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  • 5 Tips for the Executive Level Resume

    shutterstock_236141167There’s a lot of misinformation when it comes to resume writing and, as a top executive, you can’t afford mistakes. So how do you make sure your resume stands out without taking an unnecessary risk? The following guidelines will keep you on track to develop the perfect executive level resume.

    1. Quantify Your Work

    Wherever you mention anything that could possible include a number, make sure you include that number.  Did you guide a federation of associations through a series of hurdles or increase the profitable revenue of your company? Make sure you include how many or how much.

    Examples:

    • Guided a federation of 7 associations through a series of industry changes
    • Increased the overall profitable revenue over the course of 4 years by $10 million.

    Using numbers puts a value on your worth and adds an emphasis that many resumes leave out.

    1. The Glance Test

    Pick up your resume and give it a glance. How much information can easily be read within 10 seconds? Are there keywords that stick out? Are your talents immediately on display?

    While you can’t risk shorting yourself by cutting back arbitrarily, your content must be easy to scan. That means bullet points are essential. Make sure the top quarter of your resume really highlights who you are as an executive. Remember, your resume is your own personal marketing tool to make sure you stand out from your peers.

    Don’t forget to include a summary, personalized to the position that you’re applying for, that highlights what you can do for the hiring company.

    1. Areas of Expertise

    What makes you a strong leader? If you don’t already have it, add a section to your resume that discusses your specific areas of expertise. This isn’t the section to talk about your incredible spreadsheet skills, save that for LinkedIn.

    Instead, discuss things like strategizing to meet goals and coordinating operational activities between organizations. Really showcase your top business skills so that a reviewer can quickly assess how beneficial you will be to their company.

    1. Mixed Media Resources

    There are more than a few rising resume trends causing disasters on the job market, like using graphics on your resume. But just because you shouldn’t include a photo of yourself doesn’t mean you shouldn’t share your LinkedIn profile information.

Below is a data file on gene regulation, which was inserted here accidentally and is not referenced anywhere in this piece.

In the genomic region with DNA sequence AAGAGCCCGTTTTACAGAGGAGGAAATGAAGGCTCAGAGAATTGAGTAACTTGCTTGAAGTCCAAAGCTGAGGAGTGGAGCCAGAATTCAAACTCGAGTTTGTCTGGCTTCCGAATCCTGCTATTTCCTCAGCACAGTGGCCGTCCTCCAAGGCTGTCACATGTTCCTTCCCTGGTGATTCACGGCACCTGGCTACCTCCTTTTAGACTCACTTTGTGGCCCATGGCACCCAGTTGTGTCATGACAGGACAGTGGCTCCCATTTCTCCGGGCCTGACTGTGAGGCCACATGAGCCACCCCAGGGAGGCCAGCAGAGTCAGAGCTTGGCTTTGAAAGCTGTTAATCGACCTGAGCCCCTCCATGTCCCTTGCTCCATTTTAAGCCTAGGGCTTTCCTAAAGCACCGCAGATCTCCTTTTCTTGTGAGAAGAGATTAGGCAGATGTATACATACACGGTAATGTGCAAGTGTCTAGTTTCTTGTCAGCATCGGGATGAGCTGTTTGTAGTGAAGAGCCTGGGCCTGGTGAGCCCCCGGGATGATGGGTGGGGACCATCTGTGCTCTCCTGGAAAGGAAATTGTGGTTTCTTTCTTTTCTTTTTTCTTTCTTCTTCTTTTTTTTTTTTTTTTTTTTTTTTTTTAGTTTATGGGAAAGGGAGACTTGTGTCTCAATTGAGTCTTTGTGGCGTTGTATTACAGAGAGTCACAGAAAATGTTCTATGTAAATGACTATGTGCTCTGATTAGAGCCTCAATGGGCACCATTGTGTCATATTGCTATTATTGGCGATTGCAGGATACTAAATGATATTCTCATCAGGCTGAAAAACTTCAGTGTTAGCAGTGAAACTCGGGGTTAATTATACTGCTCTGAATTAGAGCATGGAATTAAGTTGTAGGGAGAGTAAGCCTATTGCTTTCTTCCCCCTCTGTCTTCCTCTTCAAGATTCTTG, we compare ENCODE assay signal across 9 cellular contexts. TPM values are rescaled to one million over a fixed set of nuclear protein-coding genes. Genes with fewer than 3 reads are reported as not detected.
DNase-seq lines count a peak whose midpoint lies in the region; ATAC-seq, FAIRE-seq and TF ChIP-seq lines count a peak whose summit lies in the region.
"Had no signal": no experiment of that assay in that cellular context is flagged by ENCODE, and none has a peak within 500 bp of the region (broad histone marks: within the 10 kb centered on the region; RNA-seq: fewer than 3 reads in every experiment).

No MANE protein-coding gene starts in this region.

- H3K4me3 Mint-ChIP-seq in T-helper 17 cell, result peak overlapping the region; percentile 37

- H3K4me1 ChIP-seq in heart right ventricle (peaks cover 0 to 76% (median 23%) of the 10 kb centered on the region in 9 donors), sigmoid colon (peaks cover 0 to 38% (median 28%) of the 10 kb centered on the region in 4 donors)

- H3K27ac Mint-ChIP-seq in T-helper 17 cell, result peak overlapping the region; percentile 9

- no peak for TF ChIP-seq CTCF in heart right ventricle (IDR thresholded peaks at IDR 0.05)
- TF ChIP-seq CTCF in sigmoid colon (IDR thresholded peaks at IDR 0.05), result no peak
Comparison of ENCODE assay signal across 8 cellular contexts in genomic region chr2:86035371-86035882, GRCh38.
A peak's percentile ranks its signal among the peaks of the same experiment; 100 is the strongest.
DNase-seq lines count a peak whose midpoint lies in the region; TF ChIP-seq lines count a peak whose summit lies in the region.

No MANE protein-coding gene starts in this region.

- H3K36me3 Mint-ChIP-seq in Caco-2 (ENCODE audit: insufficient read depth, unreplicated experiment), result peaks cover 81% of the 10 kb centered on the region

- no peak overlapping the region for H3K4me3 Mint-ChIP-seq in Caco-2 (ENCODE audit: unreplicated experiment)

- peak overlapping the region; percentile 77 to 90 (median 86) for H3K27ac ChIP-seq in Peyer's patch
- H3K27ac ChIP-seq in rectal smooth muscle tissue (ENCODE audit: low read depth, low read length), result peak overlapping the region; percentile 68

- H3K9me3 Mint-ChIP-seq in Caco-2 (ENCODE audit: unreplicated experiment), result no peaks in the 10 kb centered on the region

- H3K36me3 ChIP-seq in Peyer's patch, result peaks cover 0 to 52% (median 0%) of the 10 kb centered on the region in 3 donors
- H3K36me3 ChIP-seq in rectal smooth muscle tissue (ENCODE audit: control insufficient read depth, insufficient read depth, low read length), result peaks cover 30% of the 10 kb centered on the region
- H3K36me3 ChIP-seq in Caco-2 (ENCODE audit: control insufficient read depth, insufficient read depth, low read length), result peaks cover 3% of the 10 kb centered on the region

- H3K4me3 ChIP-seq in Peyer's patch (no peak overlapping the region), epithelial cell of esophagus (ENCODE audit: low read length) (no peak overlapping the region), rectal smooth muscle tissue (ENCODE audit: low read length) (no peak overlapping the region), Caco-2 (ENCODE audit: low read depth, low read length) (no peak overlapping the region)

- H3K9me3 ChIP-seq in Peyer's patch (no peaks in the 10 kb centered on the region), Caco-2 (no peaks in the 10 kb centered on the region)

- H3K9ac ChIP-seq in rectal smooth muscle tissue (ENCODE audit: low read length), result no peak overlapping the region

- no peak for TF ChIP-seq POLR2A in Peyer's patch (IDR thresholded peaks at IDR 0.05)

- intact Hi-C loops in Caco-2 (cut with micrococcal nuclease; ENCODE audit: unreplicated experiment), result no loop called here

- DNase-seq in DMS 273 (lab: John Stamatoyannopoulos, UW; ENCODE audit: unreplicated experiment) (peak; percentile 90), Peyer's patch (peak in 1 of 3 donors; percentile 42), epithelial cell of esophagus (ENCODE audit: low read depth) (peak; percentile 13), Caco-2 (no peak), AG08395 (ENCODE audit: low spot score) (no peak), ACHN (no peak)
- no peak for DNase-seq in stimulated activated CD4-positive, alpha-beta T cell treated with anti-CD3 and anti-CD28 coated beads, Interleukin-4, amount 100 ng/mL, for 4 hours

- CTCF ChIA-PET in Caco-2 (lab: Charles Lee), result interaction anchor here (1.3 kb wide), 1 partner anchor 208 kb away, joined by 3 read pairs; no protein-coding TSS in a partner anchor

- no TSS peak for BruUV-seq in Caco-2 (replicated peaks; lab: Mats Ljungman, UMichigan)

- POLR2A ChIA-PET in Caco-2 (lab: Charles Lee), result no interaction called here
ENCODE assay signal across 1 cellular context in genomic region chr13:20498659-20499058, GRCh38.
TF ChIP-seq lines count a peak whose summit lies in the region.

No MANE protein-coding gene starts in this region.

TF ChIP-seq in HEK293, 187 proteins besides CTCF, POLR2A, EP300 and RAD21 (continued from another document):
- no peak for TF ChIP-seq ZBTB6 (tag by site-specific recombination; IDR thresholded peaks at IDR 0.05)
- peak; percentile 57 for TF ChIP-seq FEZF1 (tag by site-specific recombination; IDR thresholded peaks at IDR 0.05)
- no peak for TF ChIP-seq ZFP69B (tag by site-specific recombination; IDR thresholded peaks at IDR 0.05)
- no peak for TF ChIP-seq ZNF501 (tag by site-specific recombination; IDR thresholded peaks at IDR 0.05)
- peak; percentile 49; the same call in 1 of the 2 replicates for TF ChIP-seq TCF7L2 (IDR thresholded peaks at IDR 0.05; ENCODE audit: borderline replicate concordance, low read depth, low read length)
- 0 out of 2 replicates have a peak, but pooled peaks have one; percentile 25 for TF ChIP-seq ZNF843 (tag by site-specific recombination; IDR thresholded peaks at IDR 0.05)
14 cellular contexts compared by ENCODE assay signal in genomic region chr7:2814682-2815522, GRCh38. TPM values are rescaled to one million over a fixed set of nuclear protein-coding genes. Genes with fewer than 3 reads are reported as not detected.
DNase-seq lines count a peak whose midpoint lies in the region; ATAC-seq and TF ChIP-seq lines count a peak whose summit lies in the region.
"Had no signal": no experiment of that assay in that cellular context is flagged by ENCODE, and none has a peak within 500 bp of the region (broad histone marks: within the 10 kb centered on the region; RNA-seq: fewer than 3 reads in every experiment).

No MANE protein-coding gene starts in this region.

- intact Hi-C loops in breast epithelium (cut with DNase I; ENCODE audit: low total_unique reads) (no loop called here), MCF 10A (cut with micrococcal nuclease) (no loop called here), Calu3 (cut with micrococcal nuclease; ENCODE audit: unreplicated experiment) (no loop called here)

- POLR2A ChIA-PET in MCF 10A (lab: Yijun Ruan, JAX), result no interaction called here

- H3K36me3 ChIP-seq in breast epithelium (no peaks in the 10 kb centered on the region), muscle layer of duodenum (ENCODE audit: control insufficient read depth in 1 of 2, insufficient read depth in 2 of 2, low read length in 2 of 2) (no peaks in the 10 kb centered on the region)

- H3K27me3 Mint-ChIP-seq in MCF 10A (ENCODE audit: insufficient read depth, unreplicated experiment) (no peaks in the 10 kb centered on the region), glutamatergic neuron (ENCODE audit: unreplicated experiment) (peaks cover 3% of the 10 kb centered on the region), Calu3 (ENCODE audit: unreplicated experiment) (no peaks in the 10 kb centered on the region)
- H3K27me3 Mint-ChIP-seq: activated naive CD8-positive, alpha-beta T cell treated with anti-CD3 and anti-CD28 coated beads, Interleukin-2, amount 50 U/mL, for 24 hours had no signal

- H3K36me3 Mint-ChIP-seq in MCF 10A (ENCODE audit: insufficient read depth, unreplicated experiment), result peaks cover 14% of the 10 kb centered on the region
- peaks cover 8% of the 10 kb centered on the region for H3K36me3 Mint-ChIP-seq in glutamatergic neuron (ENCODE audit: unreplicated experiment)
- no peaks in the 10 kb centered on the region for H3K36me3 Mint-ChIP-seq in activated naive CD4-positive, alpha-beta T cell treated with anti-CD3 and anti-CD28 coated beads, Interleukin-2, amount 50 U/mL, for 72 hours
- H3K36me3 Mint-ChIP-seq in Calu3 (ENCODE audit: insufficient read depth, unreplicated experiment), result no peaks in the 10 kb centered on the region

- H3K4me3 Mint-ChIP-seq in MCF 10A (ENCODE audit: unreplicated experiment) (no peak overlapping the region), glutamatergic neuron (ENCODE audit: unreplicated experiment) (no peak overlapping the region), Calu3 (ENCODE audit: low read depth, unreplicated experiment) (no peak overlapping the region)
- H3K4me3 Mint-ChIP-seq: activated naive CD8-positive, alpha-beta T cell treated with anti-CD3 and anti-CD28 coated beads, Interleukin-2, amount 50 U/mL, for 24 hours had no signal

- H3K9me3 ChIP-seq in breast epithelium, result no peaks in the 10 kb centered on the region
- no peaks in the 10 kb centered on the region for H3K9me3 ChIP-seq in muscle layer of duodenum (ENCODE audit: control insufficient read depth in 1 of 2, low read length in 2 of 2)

Why should you bother with LinkedIn? Because it provides you with a way to share more information about yourself that you might not have room for on your resume. The smaller details that really make you who you are make less sense on a resume but work well on this business-themed social platform. It’s also great to show if you’ve got lots of endorsements for your skills so the recruiter knows just how talented you are.

    Just make sure you’ve proofed your LinkedIn profile one last time before you submit your resume.

    1. The Ideal Length

    Executives have a lot of experience. You didn’t get to run a company by being a follower, right?  The most misguided piece of free resume advice on the Internet for executives — stick to one page.

    It isn’t possible to cram all that information on a single page, and you definitely can’t leave it out. On the other hand, a ten page resume will end up in a shred pile just as fast. So what’s the perfect length for a resume?

    As an executive, you should shoot for two pages, but no more than five. Remember, just because you have more space now doesn’t mean you shouldn’t be concise. Expert resume writers stick to four or five pages at the most for all-inclusive executive level resumes. They promise a high level of return via interviews, and there’s good reason for that, so it’s probably best to mimic their approach.

    With the right balance and attention to detail, your resume will showcase your talent to the right reviewer. Make sure the top half of your resume is light, save the depths of your skills for the ending and you’ll be on your way to the next top stop on your resume.

    Sarah Landrum is a freelance writer and Digital Marketing Specialist. She is also the founder of Punched Clocks, a site dedicated to sharing advice on navigating the work world. Passionate about helping others find happiness and success in their careers, she shares advice on everything from the job search and entrepreneurship to professional development, and more! Follow her for more great tips @SarahLandrum

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